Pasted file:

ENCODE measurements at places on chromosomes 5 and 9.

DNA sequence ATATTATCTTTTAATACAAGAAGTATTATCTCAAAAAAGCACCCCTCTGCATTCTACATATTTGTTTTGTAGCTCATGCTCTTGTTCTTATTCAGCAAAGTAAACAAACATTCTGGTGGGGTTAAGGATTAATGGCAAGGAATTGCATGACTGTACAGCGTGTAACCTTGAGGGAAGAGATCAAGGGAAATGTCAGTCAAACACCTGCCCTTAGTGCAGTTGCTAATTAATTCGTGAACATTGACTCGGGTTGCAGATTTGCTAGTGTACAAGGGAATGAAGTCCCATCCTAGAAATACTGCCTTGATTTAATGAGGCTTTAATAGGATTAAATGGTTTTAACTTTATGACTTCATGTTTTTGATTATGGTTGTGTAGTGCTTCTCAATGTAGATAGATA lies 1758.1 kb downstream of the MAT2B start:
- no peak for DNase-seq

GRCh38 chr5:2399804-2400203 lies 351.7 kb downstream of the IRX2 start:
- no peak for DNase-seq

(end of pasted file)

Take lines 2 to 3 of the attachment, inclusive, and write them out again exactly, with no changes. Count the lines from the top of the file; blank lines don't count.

DNA sequence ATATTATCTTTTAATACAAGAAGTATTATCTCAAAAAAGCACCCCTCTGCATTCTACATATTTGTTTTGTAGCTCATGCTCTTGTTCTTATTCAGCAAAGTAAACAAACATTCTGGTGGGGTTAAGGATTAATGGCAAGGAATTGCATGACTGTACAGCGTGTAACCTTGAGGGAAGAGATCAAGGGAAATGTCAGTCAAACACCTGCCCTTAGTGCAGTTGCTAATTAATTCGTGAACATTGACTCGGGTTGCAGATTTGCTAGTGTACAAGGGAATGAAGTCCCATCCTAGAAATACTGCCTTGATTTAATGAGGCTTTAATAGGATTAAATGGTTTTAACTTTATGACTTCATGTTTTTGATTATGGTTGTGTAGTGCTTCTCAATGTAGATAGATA lies 1758.1 kb downstream of the MAT2B start:
- no peak for DNase-seq